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How to Plant and Grow Garlic In The Fall

The growing season has come to an end for this year. It was a good year overall. Many things from the garden are frozen, canned, or preserved. One of the last things I like to do before the frost comes and freezes the ground solid is to plant some garlic for next year. Garlic is a bulb and should be planted in the fall. Garlic is very easy to grow and requires very low maintenance.

How to Grow Garlic

Hard neck

I like to grow a hard-neck variety of garlic. Hard neck garlic tolerates the winter better. It allows me to dry it and store it in my basement for use all winter long. I like to prep my raised bed before I plant my garlic. Make sure to clear any old roots and weeds from the area. Start by leveling out the area you would like to plant your garlic. Just poke some holes a few inches deep and a few inches apart in several rows. It all depends on how many cloves of garlic you plan on stowing.

Selecting the Seeds

Now it is time to select the seeds or cloves that you want to plant. I pick two or three of my best garlic heads from this year that I have previously dried and stored in a burlap sack in my basement. Start by gently breaking each clove from the heads of garlic. Those will be your seeds for planting. Each clove will produce one head of garlic.


Now it is time to plant your cloves. Place a clove in each of the holes you previously poked. Make sure that each clove is facing the right way when planting. Each clove should have the large or butt end facing down and the slim or pointed tip facing up. Then put about a teaspoon of organic fertilizer in each hole. Cover the holes with dirt and water.

Covering for Winter

I like to cover my garlic seeds with some grass clippings or leaves to help protect and insulate them from the winter snow and frost. Just gather up some leaves or grass clippings and lay them over the seeds. You don’t need to put too much over them; about 1/4 inch to a 1/2 inch will do.

How to Plant and Grow Garlic In The Fall

Spring Shoots

Once spring arrives, you should start to see some shoots appear. I like to sprinkle some more organic fertilizer over them to help them grow. Remember to water your garlic when the ground is dry. Just don’t overwater them.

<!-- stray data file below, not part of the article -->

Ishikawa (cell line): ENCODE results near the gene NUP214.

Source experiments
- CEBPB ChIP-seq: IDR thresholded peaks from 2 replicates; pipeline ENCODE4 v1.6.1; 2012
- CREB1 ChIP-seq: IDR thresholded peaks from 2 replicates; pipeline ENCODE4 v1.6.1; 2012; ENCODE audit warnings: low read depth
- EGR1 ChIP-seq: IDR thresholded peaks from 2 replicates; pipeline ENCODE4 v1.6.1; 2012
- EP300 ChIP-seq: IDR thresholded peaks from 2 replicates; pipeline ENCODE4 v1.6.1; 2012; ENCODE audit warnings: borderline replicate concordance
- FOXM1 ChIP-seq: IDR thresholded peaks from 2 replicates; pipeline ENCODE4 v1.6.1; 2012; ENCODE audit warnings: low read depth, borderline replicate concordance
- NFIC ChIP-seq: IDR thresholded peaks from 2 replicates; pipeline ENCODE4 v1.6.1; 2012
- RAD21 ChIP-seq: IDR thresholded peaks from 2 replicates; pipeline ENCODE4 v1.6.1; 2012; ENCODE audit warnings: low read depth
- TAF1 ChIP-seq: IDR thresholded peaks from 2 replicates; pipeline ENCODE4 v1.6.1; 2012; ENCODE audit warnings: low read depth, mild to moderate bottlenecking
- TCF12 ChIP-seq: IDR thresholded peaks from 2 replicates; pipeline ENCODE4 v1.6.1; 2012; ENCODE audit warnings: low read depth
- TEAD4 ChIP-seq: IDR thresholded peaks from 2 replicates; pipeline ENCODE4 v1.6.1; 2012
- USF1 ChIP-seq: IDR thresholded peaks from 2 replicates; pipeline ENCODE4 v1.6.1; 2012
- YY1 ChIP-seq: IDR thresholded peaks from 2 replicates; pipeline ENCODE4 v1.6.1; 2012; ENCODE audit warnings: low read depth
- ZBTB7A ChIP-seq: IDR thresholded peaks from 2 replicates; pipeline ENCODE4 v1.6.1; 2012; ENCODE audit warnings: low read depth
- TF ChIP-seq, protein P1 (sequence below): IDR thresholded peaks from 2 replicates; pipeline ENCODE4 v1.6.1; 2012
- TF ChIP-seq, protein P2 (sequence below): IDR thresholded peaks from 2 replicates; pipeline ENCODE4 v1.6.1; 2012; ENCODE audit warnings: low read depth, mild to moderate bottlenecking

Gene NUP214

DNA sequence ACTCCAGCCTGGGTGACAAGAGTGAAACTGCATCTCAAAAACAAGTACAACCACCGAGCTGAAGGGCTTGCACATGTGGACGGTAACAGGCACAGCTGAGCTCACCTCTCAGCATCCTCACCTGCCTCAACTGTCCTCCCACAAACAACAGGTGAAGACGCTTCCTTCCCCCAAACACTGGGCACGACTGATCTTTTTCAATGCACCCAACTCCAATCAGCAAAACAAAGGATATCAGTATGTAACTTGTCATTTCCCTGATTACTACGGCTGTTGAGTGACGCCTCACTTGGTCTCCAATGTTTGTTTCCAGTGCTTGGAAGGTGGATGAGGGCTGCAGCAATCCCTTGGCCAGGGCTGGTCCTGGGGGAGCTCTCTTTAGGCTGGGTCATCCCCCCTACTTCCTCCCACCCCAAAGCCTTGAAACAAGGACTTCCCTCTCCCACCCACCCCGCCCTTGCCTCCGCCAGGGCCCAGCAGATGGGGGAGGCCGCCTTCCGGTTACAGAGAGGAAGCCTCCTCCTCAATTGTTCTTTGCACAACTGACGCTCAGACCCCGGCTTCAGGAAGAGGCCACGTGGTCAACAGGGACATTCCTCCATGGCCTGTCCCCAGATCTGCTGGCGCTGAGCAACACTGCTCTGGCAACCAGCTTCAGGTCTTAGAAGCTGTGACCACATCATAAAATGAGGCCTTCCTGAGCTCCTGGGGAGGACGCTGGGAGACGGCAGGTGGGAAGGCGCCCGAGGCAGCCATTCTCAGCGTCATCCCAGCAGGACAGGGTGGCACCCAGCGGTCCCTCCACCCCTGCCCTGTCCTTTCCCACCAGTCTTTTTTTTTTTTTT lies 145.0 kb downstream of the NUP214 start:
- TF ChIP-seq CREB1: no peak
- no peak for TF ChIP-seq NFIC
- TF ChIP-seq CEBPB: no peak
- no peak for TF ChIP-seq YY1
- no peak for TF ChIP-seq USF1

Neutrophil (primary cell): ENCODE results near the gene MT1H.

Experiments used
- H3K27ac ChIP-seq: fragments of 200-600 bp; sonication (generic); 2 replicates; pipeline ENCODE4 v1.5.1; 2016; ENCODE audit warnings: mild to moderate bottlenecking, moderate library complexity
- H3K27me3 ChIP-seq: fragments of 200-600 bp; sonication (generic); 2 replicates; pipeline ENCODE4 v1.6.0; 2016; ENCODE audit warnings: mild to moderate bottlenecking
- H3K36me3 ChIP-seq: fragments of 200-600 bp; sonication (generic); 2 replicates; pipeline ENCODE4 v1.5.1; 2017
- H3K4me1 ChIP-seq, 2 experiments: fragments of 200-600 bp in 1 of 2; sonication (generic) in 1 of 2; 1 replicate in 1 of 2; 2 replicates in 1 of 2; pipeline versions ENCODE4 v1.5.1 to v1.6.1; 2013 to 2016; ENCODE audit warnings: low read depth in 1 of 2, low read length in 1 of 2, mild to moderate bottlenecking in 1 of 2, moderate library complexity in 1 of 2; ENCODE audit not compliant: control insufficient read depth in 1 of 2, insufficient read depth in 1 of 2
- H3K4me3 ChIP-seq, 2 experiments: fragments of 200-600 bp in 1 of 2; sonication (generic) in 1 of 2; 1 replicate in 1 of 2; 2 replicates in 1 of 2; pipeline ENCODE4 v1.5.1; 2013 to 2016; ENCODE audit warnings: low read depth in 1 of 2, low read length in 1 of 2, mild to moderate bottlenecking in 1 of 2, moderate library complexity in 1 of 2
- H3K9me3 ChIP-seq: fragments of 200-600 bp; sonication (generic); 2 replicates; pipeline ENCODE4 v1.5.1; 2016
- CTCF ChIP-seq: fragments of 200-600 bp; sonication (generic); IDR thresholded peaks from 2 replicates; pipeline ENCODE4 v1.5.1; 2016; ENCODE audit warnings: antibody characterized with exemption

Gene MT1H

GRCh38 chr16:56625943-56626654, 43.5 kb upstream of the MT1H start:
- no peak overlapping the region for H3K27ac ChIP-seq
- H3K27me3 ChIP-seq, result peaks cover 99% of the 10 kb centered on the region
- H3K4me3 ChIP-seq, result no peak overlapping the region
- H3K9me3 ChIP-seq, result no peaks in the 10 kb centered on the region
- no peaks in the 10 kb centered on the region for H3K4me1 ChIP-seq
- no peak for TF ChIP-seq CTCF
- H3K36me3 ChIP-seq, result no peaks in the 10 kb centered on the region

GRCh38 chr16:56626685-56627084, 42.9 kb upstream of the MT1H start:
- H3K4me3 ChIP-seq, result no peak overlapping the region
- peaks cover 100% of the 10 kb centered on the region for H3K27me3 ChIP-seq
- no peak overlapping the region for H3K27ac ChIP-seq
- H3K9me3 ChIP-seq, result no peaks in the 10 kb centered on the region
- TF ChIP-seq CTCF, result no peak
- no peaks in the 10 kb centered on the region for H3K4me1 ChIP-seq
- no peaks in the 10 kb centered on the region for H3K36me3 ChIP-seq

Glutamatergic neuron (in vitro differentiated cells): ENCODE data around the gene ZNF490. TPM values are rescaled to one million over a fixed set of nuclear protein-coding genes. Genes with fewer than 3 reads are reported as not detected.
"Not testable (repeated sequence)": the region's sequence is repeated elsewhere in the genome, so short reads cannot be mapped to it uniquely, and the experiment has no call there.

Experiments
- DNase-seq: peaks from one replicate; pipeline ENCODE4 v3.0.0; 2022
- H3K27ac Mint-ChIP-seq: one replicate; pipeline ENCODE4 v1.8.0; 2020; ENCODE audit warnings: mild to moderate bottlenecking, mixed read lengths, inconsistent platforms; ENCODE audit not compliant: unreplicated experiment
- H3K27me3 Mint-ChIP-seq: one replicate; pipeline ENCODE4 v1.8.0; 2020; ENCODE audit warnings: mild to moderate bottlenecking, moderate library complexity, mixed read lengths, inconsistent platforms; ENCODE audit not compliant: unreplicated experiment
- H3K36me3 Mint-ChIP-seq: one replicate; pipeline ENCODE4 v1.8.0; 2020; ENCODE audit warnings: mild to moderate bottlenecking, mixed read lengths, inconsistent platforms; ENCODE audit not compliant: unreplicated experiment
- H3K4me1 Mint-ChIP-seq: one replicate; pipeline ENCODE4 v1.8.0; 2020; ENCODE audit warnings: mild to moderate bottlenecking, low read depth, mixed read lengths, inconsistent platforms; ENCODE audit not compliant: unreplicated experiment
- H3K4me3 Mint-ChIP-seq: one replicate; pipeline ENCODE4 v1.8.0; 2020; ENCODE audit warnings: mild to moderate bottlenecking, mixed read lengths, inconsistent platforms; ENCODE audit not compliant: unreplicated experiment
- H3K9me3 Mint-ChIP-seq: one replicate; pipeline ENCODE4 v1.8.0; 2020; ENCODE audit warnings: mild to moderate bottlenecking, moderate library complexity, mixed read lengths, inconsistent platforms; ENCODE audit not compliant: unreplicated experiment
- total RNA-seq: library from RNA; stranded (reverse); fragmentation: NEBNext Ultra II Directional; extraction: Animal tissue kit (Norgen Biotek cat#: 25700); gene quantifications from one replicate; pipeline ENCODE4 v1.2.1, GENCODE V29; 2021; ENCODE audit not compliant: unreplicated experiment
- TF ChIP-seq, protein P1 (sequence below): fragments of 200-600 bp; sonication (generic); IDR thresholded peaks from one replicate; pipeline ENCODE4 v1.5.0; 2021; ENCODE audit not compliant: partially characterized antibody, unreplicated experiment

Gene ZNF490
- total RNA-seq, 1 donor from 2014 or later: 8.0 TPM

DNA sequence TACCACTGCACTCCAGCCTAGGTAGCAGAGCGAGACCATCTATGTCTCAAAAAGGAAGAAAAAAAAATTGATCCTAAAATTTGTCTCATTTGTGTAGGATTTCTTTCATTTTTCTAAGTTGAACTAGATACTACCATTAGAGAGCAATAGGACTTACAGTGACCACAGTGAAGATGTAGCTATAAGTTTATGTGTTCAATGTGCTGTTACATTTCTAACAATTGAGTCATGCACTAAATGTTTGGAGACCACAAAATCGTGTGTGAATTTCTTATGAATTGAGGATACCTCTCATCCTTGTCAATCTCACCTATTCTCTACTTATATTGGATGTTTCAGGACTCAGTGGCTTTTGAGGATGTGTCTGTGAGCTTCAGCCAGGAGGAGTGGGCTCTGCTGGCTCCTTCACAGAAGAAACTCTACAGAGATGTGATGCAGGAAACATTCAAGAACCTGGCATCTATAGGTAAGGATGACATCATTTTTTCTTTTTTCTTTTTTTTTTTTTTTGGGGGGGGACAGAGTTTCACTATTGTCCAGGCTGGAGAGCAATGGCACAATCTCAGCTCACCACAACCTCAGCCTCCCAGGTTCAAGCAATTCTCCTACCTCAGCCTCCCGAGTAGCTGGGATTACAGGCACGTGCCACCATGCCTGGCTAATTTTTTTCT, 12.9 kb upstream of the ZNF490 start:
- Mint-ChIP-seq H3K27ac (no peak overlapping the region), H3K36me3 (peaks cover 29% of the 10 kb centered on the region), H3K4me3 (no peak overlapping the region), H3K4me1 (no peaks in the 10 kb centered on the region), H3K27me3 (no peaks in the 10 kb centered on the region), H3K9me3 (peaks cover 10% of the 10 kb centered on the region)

Summer HarvestingHow to Plant and Grow Garlic In The Fall

Generally, garlic needs to be pulled when the stocks are of a good height. Here in New England, garlic is ready to be pulled sometime in July. Once the outer leaves begin to turn yellow and brown, it’s time to check if they are ready. Start by pulling one stalk and see if the head is fully developed and of good size. If you are satisfied with the look of the garlic, you can pull them all. You are looking for tight heads. The tricky part is if you leave them in too long, they will begin to separate and open up. If this happens, they will not store for very long, so it is a matter of timing.



Garlic is fun and easy to grow. The nice part is it does not take up too much space in your garden. In a future post, I will show you how I dry my garlic for storing. Try to grow garlic today; you will not regret it.

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About Financial Forager
I enjoy canning, preserving, foraging and growing my own food. It’s become a way of life. When you grow a vegetable garden, you eat with the seasons. Foraging is the same way. I forage for many types of wild berries and edible plants. Preserving is a great way to store and maintain your garden and foraged finds.

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